CHEMICAL MECHANICAL POLISHING PAD WITH POLISHING LAYER AND WINDOW

A chemical mechanical polishing pad is provided having a polishing layer; and an endpoint detection window incorporated into the chemical mechanical polishing pad, wherein the endpoint detection window is a plug in place window; wherein the endpoint detection window comprises a reaction product of ingredients, comprising: a window prepolymer, and, a window curative system, comprising: at least 5 wt % of a window difunctional curative; at least 5 wt % of a window amine initiated polyol curative; and, 25 to 90 wt % of a window high molecular weight polyol curative.

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Description

The present invention relates to chemical mechanical polishing pads and methods of making and using the same. More particularly, the present invention relates to a chemical mechanical polishing pad comprising a polishing layer; and an endpoint detection window incorporated into the chemical mechanical polishing pad, wherein the endpoint detection window is a plug in place window; wherein the endpoint detection window comprises a reaction product of ingredients, comprising: a window prepolymer, and, a window curative system, comprising: at least 5 wt % of a window difunctional curative; at least 5 wt % of a window amine initiated polyol curative; and, 25 to 90 wt % of a window high molecular weight polyol curative.

In the fabrication of integrated circuits and other electronic devices, multiple layers of conducting, semiconducting and dielectric materials are deposited onto and removed from a surface of a semiconductor wafer. Thin layers of conducting, semiconducting and dielectric materials may be deposited using a number of deposition techniques. Common deposition techniques in modern wafer processing include physical vapor deposition (PVD), also known as sputtering, chemical vapor deposition (CVD), plasma-enhanced chemical vapor deposition (PECVD) and electrochemical plating, among others. Common removal techniques include wet and dry isotropic and anisotropic etching, among others.

As layers of materials are sequentially deposited and removed, the uppermost surface of the wafer becomes non-planar. Because subsequent semiconductor processing (e.g., metallization) requires the wafer to have a flat surface, the wafer needs to be planarized. Planarization is useful for removing undesired surface topography and surface defects, such as rough surfaces, agglomerated materials, crystal lattice damage, scratches and contaminated layers or materials.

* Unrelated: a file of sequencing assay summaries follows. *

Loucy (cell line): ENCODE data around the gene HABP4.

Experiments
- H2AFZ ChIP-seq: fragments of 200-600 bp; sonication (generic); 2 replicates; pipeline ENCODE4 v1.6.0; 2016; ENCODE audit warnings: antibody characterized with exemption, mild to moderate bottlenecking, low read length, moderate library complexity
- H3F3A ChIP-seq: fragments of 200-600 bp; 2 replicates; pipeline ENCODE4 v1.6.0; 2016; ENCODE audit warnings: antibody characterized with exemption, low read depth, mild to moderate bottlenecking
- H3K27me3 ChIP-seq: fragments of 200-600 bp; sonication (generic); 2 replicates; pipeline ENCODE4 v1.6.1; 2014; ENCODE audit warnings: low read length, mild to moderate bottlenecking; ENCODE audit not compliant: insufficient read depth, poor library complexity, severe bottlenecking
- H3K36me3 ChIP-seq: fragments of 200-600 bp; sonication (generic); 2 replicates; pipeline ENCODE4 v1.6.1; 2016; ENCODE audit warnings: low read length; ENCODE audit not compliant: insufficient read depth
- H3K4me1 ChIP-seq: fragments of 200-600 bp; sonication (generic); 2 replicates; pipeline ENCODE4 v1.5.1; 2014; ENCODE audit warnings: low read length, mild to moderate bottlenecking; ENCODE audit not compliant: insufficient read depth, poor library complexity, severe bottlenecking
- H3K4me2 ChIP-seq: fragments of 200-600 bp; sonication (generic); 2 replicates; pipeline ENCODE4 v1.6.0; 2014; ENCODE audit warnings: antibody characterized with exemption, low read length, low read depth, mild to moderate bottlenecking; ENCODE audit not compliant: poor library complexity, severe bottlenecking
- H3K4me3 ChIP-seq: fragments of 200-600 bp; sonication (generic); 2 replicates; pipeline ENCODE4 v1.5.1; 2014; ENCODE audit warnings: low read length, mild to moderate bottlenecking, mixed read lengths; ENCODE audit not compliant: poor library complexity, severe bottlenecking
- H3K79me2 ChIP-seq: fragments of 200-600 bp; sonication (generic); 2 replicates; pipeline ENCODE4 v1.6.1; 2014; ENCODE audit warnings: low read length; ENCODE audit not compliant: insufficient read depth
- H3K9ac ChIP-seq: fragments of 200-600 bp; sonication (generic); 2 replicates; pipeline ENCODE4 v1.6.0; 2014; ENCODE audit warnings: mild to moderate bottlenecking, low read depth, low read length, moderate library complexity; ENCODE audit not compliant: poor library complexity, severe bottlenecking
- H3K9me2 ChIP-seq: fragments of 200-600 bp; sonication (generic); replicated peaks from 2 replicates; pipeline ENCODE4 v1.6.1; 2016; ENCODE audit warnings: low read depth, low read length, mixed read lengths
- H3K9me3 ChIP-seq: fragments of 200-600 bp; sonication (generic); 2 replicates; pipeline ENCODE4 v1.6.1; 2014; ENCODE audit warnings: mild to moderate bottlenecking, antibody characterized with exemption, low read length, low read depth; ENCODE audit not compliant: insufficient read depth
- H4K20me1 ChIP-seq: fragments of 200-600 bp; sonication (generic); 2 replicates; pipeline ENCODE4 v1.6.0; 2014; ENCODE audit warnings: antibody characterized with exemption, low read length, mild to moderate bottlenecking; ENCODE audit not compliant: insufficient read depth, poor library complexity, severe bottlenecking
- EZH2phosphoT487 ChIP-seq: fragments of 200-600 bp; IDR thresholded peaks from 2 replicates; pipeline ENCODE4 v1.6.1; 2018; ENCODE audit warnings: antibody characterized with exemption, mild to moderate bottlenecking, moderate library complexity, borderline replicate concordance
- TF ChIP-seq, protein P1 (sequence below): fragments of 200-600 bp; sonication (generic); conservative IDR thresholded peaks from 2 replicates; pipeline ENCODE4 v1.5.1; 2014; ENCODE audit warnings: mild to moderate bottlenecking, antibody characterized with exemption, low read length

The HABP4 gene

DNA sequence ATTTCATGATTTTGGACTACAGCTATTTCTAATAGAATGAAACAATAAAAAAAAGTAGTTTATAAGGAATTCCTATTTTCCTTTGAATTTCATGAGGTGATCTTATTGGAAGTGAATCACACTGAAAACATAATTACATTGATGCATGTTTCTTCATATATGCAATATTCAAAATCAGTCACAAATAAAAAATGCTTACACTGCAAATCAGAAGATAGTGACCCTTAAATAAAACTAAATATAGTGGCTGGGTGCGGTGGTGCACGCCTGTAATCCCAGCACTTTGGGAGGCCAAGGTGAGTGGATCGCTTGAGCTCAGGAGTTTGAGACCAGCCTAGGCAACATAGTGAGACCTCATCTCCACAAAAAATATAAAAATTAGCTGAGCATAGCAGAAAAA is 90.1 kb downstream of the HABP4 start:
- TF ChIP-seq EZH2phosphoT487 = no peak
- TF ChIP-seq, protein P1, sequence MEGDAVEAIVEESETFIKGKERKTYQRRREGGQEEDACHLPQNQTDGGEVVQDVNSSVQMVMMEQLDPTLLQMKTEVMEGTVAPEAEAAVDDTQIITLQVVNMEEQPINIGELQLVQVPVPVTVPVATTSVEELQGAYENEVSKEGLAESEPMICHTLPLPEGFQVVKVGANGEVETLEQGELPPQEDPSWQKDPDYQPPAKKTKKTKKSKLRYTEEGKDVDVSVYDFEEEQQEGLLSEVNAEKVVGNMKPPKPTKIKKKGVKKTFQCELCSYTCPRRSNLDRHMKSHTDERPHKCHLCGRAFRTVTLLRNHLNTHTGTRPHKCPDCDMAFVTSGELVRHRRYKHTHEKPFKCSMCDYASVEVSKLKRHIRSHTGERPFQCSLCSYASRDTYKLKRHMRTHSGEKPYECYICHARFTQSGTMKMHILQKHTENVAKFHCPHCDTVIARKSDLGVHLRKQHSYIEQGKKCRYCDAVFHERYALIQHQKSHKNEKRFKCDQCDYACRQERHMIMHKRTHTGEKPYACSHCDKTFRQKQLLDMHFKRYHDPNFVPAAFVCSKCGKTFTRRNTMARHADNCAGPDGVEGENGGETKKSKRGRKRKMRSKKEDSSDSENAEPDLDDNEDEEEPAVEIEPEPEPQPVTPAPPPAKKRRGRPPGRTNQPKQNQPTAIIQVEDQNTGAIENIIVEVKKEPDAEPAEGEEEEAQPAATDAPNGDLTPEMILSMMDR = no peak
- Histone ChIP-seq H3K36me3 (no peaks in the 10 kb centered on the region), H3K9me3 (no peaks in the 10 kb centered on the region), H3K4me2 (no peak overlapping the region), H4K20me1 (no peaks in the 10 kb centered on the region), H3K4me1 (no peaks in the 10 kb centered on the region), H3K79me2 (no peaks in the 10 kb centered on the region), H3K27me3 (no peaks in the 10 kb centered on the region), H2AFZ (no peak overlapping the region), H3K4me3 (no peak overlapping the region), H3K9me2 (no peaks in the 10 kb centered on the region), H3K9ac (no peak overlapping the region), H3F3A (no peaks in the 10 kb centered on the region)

Chemical mechanical planarization, or chemical mechanical polishing (CMP), is a common technique used to planarize or polish work pieces such as semiconductor wafers. In conventional CMP, a wafer carrier, or polishing head, is mounted on a carrier assembly. The polishing head holds the wafer and positions the wafer in contact with a polishing layer of a polishing pad that is mounted on a table or platen within a CMP apparatus. The carrier assembly provides a controllable pressure between the wafer and polishing pad. Simultaneously, a polishing medium (e.g., slurry) is dispensed onto the polishing pad and is drawn into the gap between the wafer and polishing layer. To effect polishing, the polishing pad and wafer typically rotate relative to one another. As the polishing pad rotates beneath the wafer, the wafer sweeps out a typically annular polishing track, or polishing region, wherein the wafer's surface directly confronts the polishing layer. The wafer surface is polished and made planar by chemical and mechanical action of the polishing layer and polishing medium on the surface.

Pad surface “conditioning” or “dressing” is critical to maintain a consistent polishing surface for stable polishing performance. Over time the polishing surface of the polishing pad wears down, smoothing over the microtexture of the polishing surface—a phenomenon called “glazing”. Polishing pad conditioning is typically achieved by abrading the polishing surface mechanically with a conditioning disk. The conditioning disk has a rough conditioning surface typically comprised of embedded diamond points. The conditioning disk is brought into contact with the polishing surface either during intermittent breaks in the CMP process when polishing is paused (“ex situ”), or while the CMP process is underway (“in situ”). Typically the conditioning disk is rotated in a position that is fixed with respect to the axis of rotation of the polishing pad, and sweeps out an annular conditioning region as the polishing pad is rotated. The conditioning process as described cuts microscopic furrows into the pad surface, both abrading and plowing the pad material and renewing the polishing texture.

Semiconductor devices are becoming increasingly complex with finer features and more metallization layers. This trend requires improved performance from polishing consumables in order to maintain planarity and limit polishing defects. The latter can create electrical breaks or shorts of the conducting lines that would render the semiconductor device non-functional. It is generally known that one approach to reduce polishing defects, such as micro-scratches or chatter marks, is to use a softer polishing pad.

A family of soft polyurethane polishing layers are disclosed by James, et al. in U.S. Pat. No. 7,074,115. James et al. discloses a polishing pad comprising a the reaction product of an isocyanate-terminated urethane prepolymer with an aromatic diamine or polyamine curative, wherein the reaction product exhibits a porosity of at least 0.1 volume percent, a KEL energy loss factor at 40° C. and a 1 rad/sec of 385 to 750 l/Pa, and a modulus E′ at 40° C. and 1 rad/sec of 100 to 400 MPa.